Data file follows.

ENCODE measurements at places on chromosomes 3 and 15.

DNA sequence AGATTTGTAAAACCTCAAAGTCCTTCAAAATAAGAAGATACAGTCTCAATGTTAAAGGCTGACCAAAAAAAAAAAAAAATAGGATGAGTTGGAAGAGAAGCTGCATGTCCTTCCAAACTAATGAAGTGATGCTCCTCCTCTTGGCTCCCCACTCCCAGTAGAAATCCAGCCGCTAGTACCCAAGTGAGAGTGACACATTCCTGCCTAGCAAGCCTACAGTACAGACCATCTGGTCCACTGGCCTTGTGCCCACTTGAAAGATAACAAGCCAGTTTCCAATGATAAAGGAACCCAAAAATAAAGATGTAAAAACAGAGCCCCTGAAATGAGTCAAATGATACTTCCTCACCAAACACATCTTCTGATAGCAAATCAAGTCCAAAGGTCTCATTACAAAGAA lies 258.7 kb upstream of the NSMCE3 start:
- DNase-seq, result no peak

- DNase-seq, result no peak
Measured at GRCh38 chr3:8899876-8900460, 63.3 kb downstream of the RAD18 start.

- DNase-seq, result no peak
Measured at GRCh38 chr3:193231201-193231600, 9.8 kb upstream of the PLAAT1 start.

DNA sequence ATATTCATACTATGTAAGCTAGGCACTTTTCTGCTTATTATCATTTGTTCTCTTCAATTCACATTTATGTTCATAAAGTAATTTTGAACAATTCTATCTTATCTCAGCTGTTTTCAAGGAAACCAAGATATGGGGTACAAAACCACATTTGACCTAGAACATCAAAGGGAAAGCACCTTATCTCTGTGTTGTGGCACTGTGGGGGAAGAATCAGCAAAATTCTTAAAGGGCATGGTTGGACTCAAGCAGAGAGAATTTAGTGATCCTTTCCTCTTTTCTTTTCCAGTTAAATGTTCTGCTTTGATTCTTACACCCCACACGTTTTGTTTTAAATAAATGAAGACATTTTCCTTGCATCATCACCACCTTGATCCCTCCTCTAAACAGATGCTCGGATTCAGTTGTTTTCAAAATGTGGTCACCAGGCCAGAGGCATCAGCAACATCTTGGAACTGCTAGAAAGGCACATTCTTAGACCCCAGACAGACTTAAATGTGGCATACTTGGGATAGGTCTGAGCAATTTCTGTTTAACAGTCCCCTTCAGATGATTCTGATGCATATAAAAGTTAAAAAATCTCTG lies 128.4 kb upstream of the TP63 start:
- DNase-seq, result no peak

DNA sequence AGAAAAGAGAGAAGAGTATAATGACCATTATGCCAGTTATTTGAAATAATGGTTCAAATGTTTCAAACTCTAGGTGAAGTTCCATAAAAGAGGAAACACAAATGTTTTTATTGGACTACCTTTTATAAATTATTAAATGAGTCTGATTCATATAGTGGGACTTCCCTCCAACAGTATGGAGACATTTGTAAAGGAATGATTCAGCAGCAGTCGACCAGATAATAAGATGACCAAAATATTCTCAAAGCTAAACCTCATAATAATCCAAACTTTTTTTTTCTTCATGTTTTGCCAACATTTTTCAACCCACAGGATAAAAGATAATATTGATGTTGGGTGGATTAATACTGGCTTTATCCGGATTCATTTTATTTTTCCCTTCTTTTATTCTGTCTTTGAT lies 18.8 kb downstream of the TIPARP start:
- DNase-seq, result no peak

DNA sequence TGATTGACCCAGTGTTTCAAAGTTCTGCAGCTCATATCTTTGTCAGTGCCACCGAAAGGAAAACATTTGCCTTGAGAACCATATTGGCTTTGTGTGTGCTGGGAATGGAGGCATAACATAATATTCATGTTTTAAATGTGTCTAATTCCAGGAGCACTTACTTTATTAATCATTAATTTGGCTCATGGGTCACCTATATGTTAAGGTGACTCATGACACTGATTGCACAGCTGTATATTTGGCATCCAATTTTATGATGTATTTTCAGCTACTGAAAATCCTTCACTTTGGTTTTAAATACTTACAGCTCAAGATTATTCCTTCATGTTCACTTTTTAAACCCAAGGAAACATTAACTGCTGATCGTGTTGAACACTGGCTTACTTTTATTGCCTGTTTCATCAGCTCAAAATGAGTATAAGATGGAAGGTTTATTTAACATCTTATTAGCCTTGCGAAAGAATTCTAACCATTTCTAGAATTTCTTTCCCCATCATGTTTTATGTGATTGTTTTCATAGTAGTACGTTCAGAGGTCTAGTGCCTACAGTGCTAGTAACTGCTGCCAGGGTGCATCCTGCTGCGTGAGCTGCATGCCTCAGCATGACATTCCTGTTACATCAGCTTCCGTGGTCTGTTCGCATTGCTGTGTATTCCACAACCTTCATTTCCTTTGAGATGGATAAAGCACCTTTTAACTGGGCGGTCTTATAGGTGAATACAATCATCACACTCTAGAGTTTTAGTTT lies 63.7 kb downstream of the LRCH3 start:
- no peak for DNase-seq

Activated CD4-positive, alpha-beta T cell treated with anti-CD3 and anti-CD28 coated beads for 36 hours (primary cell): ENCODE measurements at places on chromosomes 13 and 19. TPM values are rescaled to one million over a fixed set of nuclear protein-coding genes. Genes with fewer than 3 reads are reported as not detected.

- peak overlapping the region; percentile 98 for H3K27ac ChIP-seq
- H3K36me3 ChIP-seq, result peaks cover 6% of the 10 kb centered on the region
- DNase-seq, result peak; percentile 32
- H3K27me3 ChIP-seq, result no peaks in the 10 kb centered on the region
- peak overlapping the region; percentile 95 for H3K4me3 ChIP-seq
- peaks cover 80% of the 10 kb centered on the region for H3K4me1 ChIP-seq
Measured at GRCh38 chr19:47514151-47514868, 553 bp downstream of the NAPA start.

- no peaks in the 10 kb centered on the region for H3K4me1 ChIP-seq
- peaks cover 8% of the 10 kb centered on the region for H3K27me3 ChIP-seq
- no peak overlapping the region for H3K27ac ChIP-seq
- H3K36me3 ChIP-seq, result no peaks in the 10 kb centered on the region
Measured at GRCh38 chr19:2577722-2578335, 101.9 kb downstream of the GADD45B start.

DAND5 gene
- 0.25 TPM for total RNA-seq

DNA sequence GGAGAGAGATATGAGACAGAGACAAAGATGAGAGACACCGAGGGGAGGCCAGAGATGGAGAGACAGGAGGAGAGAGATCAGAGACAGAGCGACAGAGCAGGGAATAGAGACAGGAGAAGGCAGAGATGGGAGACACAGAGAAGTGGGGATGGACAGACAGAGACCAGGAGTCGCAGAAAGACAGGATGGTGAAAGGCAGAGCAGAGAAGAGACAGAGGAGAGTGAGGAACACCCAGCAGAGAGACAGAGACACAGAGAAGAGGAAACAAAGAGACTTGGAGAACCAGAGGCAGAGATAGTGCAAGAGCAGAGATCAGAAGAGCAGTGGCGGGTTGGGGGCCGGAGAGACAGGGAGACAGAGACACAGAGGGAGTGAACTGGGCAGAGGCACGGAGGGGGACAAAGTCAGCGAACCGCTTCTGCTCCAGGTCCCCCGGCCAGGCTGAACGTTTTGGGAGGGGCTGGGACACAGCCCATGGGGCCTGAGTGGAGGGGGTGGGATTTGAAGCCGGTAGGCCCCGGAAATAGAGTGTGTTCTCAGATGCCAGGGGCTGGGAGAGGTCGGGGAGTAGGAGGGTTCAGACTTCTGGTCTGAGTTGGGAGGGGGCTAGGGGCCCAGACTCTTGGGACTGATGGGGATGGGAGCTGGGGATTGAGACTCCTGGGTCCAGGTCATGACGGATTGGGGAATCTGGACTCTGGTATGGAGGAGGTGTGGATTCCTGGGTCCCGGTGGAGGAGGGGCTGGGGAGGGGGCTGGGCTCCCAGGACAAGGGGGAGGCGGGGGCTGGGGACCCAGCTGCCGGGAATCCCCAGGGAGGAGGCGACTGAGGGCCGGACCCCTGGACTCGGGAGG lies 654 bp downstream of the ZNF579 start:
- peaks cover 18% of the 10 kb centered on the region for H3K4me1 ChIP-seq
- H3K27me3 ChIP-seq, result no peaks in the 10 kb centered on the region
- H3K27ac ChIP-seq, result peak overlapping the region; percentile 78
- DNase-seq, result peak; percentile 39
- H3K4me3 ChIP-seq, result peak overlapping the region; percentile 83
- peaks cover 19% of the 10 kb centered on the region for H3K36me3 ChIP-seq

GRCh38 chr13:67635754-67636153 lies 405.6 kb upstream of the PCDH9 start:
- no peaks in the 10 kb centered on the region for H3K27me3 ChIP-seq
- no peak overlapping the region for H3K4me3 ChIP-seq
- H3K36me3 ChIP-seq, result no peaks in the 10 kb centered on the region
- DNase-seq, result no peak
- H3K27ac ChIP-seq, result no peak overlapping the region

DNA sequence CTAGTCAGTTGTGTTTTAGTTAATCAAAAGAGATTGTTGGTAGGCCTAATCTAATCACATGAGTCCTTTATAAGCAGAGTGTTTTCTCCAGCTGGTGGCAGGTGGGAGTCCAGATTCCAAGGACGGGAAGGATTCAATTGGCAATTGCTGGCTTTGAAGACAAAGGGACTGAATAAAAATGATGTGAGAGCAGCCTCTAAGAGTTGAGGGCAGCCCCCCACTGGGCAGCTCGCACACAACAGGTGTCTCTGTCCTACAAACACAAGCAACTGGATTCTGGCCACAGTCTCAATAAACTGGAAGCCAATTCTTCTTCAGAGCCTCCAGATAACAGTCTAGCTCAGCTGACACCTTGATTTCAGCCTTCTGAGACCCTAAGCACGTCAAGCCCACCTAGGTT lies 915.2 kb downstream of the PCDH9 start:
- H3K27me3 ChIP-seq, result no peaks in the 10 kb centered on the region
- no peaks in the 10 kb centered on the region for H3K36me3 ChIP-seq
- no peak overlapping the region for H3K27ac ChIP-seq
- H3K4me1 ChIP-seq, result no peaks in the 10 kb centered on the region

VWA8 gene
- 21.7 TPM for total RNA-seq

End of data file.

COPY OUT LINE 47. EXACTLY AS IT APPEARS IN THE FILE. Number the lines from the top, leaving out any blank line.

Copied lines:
VWA8 gene